I had written
> > I am speculating; and I thank you for your interesting
> > observations. But historically there has been a pattern
> > of political extremism in Europe that American has been
> > thankfully spared. I don't think that you can deny that.
to which Michael Butler replied
> I don't think I can understand it.
> Consequently, I can neither confirm or deny it.
> If you mean that the US hasn't had land wars across its face
> every few decades, you're right. Beyond that, I am baffled.
Please see Mike Lorrey's post for examples. The political
extremism of which we speak, e.g. that in Russia, Italy,
Germany, and recently in Yugoslavia really doesn't seem to
have a counterpart in the Americas. The explanation may be
so simple as the fact that democracy has been prevelent in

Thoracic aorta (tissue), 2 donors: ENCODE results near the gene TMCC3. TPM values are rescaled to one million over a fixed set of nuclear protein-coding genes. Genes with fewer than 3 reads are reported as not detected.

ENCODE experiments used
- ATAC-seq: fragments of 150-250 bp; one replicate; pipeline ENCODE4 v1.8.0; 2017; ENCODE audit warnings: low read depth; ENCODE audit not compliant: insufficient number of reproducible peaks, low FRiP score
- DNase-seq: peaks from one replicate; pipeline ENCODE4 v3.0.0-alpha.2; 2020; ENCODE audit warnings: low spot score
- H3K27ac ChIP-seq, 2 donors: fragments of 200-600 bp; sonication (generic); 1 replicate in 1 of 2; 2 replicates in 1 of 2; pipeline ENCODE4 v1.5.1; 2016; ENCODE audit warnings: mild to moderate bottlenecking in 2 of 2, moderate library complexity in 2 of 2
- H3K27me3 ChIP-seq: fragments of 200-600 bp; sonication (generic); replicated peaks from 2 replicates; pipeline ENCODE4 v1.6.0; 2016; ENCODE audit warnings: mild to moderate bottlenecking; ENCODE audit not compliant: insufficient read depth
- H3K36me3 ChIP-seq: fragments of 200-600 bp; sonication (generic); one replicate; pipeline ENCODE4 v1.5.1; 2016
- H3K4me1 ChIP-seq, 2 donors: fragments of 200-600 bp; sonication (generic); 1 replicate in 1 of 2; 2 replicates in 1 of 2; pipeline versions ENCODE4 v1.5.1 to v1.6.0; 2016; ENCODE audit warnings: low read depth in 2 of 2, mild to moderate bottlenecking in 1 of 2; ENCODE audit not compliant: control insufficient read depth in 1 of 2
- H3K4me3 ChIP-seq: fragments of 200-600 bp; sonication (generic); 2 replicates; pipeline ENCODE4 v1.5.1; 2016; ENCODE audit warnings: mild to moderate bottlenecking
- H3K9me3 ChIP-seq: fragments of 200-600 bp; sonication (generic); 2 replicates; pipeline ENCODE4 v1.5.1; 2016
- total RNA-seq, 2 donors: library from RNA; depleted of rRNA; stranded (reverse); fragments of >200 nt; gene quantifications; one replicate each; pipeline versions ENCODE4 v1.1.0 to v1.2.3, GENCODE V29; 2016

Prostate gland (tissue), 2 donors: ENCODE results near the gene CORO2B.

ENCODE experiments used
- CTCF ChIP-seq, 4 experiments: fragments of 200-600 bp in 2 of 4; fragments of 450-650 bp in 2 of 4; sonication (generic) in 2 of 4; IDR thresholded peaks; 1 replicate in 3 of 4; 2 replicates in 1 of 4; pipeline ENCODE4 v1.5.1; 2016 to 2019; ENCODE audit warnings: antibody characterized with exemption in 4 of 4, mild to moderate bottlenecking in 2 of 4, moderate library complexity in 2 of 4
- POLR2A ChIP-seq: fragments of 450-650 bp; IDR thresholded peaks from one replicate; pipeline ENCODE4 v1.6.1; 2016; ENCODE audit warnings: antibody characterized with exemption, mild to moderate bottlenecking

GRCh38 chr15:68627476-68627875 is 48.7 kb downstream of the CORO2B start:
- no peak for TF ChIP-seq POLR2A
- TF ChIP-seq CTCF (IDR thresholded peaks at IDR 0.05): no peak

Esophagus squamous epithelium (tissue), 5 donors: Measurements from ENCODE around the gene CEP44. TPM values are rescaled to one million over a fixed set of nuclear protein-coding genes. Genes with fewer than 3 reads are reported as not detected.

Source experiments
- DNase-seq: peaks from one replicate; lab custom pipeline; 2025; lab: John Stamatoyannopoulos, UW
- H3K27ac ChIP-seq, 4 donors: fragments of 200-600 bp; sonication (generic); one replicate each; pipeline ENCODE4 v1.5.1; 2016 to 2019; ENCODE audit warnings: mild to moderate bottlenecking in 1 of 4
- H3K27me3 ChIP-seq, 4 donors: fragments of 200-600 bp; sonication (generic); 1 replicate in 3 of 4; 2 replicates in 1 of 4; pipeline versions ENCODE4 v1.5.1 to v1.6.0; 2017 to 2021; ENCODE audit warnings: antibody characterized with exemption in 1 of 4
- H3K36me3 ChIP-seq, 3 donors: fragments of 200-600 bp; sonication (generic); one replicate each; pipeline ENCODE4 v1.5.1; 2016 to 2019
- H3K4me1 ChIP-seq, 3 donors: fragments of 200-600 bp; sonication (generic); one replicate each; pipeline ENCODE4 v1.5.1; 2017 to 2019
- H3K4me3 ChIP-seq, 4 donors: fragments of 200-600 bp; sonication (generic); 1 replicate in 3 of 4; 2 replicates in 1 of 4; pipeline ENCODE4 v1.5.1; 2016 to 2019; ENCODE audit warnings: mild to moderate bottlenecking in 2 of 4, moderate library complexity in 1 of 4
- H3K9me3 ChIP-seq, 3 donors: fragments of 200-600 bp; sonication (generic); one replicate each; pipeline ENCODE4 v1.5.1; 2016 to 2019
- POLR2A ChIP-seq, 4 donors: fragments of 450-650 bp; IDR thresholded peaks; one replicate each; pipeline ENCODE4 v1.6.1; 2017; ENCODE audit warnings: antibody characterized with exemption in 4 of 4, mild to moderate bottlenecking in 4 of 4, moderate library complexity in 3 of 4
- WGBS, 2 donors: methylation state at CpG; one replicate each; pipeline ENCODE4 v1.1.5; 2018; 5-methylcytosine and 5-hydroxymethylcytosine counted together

the U.S. for three hundred years.
But I really appreciated Tiberius Gracchus's suggestion
> Many of the people who migrated to North America from
> Europe hundreds of years ago were more susceptible to
> religious fervor, and that susceptibility was passed down
> culturally and/or genetically...
> ...Perhaps religiosity, or sexual behavior, or drugs? We
> [Americans] are weird regarding that, in part, because of
> the Anglo-Saxon predominant culture emphasized worries about
> sex and sobriety, and they were primarily the founders of the
Hmm. The other major nation exhibiting Victorian sensibilities
was also free of aberrant political behavior. Of course, it
would have to be "from the people"; efforts of the Soviet Union
to instill prudence, surface conformity, and abstinence in its
people never had a chance.
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